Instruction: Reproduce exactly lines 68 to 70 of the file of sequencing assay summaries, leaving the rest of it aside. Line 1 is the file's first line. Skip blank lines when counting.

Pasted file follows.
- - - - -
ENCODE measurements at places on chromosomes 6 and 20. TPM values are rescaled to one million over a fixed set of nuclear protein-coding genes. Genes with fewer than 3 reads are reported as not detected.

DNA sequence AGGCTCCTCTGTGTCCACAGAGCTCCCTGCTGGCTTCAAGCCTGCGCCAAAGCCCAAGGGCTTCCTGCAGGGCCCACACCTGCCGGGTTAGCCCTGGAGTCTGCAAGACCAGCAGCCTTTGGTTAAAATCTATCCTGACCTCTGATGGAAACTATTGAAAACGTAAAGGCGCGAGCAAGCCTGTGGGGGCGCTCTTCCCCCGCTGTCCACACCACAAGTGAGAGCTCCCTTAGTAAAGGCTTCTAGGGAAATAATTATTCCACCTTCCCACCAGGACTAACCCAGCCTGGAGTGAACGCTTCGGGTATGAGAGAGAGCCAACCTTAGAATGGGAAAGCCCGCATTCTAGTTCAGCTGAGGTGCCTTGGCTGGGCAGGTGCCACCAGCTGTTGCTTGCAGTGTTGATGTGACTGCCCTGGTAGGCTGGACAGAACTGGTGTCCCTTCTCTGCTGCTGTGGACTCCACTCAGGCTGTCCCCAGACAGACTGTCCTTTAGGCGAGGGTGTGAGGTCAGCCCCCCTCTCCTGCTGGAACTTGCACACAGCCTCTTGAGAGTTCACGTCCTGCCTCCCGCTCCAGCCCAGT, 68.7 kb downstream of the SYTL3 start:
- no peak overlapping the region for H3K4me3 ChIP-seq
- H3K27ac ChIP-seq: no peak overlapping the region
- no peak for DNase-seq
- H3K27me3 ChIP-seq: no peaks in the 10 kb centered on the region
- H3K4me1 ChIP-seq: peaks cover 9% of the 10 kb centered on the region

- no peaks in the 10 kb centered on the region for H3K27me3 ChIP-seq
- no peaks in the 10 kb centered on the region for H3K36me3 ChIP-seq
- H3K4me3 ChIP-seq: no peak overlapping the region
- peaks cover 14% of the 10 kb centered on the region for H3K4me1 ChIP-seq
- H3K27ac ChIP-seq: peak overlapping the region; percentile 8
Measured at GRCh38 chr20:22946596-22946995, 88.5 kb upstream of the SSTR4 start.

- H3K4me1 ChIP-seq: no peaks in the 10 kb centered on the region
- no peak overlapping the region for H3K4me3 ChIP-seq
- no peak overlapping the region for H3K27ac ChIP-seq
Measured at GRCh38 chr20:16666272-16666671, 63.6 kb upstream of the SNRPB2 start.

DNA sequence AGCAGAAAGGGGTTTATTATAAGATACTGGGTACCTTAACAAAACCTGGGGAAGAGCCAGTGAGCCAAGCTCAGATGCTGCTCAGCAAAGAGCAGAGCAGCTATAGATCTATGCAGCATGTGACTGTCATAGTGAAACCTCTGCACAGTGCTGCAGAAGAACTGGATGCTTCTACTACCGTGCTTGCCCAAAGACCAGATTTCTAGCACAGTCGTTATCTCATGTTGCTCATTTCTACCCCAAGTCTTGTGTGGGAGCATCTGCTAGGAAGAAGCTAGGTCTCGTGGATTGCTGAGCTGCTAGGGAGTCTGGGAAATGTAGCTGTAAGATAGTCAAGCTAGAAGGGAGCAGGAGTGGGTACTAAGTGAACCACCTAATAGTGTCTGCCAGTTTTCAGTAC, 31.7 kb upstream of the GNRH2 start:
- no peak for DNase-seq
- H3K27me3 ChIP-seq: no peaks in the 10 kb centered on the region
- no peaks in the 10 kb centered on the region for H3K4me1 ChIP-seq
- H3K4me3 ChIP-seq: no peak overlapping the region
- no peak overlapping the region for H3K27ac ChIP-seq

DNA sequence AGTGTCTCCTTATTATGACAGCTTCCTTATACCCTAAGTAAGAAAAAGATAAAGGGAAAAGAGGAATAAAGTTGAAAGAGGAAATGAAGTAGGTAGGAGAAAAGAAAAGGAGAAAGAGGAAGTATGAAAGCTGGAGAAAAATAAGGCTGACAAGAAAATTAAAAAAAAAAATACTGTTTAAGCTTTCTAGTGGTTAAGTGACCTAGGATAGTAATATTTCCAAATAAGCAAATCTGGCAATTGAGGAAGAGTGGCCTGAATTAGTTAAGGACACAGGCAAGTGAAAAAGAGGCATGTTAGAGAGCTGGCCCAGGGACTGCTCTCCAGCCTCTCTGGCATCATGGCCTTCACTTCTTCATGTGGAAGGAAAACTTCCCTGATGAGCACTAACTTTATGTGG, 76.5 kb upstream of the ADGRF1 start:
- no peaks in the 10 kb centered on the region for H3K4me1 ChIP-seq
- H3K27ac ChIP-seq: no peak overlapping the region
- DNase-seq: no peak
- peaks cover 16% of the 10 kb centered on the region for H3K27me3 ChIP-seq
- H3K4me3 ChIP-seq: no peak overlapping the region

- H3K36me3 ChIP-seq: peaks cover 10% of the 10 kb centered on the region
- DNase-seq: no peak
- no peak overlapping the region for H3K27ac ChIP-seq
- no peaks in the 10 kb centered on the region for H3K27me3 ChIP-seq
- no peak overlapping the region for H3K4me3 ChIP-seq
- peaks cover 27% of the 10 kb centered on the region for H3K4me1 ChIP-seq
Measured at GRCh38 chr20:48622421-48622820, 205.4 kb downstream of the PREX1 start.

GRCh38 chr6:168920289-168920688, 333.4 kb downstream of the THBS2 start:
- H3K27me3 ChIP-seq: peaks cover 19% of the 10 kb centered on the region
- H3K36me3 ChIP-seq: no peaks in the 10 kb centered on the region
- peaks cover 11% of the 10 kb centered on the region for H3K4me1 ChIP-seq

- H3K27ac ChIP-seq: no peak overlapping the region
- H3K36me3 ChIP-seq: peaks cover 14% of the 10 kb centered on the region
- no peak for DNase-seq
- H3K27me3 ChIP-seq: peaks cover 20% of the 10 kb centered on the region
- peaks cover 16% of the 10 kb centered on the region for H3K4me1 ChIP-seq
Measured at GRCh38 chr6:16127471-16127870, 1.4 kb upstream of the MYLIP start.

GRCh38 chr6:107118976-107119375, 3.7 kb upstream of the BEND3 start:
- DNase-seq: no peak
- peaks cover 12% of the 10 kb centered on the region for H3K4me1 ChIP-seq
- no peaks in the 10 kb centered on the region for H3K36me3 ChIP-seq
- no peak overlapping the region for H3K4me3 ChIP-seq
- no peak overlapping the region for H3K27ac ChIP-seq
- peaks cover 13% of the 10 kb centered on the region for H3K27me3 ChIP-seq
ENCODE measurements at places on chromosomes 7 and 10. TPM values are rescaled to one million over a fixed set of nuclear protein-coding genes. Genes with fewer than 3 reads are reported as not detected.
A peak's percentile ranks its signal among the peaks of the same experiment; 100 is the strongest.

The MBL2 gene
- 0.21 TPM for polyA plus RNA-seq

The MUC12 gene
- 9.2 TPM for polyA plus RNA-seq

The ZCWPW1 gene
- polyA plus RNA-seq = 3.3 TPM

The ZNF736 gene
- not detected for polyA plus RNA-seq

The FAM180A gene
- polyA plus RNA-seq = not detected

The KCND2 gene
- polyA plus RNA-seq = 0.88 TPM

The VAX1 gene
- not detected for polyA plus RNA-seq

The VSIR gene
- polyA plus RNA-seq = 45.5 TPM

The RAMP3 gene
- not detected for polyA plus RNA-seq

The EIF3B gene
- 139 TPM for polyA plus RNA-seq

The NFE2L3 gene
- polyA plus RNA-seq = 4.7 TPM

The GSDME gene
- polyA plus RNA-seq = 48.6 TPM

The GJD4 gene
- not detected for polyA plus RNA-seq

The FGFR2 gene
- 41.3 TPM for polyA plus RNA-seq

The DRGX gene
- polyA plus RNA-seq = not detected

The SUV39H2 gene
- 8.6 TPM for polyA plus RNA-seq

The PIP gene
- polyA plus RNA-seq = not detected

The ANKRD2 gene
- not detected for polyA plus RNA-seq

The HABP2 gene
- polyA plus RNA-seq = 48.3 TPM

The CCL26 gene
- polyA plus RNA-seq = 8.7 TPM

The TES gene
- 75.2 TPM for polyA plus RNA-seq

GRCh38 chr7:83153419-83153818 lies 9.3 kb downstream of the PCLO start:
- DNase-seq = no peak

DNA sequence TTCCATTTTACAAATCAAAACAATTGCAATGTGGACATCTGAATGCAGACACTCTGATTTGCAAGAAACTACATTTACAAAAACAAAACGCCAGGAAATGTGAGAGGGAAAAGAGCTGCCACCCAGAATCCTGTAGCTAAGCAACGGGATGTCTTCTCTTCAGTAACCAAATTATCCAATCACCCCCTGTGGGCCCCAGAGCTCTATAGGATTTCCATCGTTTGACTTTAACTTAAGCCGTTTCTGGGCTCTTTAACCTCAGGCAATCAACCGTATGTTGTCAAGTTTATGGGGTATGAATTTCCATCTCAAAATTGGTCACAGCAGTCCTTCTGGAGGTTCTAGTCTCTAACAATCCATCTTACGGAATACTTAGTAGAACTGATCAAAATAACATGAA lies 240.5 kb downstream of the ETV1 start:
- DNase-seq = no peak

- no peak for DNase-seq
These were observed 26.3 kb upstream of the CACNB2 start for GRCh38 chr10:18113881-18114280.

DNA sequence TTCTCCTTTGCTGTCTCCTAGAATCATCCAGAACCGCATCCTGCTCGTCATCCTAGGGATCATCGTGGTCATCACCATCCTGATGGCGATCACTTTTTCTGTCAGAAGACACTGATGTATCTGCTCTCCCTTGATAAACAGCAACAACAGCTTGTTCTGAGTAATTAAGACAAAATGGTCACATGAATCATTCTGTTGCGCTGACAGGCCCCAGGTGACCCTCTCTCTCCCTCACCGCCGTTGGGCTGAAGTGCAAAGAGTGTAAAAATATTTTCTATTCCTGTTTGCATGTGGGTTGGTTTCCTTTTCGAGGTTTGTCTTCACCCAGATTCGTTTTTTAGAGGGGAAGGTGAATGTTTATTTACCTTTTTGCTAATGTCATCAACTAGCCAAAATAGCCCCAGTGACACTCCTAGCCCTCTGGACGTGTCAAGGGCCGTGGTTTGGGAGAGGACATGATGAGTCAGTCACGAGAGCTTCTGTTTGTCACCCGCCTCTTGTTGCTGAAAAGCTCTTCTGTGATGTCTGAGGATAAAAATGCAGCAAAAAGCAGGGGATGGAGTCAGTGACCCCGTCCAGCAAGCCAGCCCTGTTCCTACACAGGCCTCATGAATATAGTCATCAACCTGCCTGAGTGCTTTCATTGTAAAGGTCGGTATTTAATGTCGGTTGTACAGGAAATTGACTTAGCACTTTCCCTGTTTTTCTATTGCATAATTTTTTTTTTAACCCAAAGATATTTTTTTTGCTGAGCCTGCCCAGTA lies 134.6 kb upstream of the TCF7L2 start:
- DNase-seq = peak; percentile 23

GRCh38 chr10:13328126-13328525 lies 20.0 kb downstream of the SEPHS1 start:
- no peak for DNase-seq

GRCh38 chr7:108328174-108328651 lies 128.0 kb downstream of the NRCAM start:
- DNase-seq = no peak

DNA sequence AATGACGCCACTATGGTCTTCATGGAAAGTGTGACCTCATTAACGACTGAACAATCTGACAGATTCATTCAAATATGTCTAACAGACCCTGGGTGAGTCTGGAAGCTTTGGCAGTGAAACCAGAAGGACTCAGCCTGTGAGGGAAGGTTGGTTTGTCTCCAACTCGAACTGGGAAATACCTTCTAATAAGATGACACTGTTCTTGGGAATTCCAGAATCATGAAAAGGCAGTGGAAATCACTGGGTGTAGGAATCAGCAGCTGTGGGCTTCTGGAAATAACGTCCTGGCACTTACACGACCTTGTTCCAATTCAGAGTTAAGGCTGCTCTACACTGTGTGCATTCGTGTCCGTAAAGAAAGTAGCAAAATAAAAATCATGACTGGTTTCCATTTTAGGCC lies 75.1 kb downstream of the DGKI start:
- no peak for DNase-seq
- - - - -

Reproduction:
The VAX1 gene
- not detected for polyA plus RNA-seq

The VSIR gene